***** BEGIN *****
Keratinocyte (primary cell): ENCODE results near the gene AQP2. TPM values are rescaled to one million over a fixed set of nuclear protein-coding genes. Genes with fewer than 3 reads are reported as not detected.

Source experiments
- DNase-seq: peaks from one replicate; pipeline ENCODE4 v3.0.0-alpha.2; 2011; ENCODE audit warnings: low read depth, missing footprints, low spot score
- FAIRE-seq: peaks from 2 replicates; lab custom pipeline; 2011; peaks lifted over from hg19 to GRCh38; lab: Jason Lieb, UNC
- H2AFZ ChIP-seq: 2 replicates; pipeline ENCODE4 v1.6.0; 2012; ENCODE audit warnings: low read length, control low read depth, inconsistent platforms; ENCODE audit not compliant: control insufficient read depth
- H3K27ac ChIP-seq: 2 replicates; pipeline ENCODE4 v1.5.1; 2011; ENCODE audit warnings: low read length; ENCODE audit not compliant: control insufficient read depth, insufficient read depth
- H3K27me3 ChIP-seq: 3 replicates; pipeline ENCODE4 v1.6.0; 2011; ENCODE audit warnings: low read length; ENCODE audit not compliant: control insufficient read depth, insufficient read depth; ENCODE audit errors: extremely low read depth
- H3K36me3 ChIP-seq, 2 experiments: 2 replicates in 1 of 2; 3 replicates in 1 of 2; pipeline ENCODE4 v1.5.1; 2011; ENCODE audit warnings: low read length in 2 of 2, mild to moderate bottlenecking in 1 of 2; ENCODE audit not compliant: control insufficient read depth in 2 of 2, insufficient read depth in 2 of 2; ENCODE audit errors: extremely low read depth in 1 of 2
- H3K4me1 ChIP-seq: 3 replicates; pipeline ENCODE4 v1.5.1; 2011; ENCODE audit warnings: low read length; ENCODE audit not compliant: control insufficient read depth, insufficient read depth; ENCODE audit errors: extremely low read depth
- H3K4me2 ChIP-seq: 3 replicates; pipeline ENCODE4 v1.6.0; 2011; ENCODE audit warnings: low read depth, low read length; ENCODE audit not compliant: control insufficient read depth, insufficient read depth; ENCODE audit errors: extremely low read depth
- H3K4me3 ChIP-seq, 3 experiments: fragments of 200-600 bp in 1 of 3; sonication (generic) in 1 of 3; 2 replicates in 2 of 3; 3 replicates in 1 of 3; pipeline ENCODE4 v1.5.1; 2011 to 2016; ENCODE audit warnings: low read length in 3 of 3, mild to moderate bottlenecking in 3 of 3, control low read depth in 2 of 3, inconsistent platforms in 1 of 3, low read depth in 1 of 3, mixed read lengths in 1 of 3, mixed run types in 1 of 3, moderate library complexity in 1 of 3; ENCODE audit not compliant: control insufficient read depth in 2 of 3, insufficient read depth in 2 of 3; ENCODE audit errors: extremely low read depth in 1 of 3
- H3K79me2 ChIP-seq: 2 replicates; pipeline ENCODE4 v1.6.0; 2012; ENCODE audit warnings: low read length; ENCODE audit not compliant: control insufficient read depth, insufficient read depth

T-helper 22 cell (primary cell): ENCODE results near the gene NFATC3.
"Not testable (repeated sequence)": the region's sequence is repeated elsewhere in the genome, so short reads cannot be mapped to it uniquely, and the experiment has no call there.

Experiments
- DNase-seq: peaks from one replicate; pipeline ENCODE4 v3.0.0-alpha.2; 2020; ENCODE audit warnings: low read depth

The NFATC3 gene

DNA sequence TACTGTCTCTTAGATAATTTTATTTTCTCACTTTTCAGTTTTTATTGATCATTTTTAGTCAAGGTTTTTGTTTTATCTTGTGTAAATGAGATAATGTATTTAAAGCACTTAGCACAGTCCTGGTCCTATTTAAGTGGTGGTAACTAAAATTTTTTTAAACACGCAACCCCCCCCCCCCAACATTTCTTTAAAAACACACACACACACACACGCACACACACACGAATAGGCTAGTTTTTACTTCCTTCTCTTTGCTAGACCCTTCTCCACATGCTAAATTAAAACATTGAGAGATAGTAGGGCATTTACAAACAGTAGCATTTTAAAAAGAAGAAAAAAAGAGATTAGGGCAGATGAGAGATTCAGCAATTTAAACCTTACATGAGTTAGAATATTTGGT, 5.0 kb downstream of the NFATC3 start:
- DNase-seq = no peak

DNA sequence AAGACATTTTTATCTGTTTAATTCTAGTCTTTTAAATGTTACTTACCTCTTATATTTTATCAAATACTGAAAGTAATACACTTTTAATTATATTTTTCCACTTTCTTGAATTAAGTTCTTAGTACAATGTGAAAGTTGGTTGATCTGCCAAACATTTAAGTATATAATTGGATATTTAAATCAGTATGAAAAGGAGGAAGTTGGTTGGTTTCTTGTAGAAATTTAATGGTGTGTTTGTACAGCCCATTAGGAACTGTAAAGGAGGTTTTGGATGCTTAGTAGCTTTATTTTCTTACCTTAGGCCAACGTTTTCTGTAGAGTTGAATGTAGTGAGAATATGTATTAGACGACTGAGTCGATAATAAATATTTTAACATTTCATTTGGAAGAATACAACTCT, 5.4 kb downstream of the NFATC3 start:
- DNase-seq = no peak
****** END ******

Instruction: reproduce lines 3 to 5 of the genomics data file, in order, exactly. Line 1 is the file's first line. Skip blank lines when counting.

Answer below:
- DNase-seq: peaks from one replicate; pipeline ENCODE4 v3.0.0-alpha.2; 2011; ENCODE audit warnings: low read depth, missing footprints, low spot score
- FAIRE-seq: peaks from 2 replicates; lab custom pipeline; 2011; peaks lifted over from hg19 to GRCh38; lab: Jason Lieb, UNC
- H2AFZ ChIP-seq: 2 replicates; pipeline ENCODE4 v1.6.0; 2012; ENCODE audit warnings: low read length, control low read depth, inconsistent platforms; ENCODE audit not compliant: control insufficient read depth